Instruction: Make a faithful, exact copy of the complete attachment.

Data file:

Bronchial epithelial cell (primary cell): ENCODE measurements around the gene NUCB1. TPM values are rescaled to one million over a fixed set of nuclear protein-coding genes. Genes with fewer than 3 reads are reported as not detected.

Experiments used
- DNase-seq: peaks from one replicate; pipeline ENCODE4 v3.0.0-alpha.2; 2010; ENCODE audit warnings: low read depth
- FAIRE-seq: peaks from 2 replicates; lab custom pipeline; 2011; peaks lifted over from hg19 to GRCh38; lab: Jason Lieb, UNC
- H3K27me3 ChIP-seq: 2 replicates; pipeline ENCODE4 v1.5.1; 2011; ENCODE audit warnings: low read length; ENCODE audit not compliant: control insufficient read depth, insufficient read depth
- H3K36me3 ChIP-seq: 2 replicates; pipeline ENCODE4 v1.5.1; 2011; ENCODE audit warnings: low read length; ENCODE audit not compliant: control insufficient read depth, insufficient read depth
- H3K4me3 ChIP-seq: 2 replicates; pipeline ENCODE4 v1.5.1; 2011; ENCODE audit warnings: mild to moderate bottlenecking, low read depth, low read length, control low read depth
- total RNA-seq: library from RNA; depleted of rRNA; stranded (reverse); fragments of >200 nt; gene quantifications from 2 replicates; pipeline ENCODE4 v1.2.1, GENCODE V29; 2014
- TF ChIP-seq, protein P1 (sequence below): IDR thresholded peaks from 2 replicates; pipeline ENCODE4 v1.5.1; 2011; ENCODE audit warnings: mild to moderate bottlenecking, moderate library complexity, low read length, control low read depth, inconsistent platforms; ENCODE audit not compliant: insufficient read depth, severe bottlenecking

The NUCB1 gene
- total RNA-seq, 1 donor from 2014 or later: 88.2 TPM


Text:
Bronchial epithelial cell (primary cell): ENCODE measurements around the gene NUCB1. TPM values are rescaled to one million over a fixed set of nuclear protein-coding genes. Genes with fewer than 3 reads are reported as not detected.

Experiments used
- DNase-seq: peaks from one replicate; pipeline ENCODE4 v3.0.0-alpha.2; 2010; ENCODE audit warnings: low read depth
- FAIRE-seq: peaks from 2 replicates; lab custom pipeline; 2011; peaks lifted over from hg19 to GRCh38; lab: Jason Lieb, UNC
- H3K27me3 ChIP-seq: 2 replicates; pipeline ENCODE4 v1.5.1; 2011; ENCODE audit warnings: low read length; ENCODE audit not compliant: control insufficient read depth, insufficient read depth
- H3K36me3 ChIP-seq: 2 replicates; pipeline ENCODE4 v1.5.1; 2011; ENCODE audit warnings: low read length; ENCODE audit not compliant: control insufficient read depth, insufficient read depth
- H3K4me3 ChIP-seq: 2 replicates; pipeline ENCODE4 v1.5.1; 2011; ENCODE audit warnings: mild to moderate bottlenecking, low read depth, low read length, control low read depth
- total RNA-seq: library from RNA; depleted of rRNA; stranded (reverse); fragments of >200 nt; gene quantifications from 2 replicates; pipeline ENCODE4 v1.2.1, GENCODE V29; 2014
- TF ChIP-seq, protein P1 (sequence below): IDR thresholded peaks from 2 replicates; pipeline ENCODE4 v1.5.1; 2011; ENCODE audit warnings: mild to moderate bottlenecking, moderate library complexity, low read length, control low read depth, inconsistent platforms; ENCODE audit not compliant: insufficient read depth, severe bottlenecking

The NUCB1 gene
- total RNA-seq, 1 donor from 2014 or later: 88.2 TPM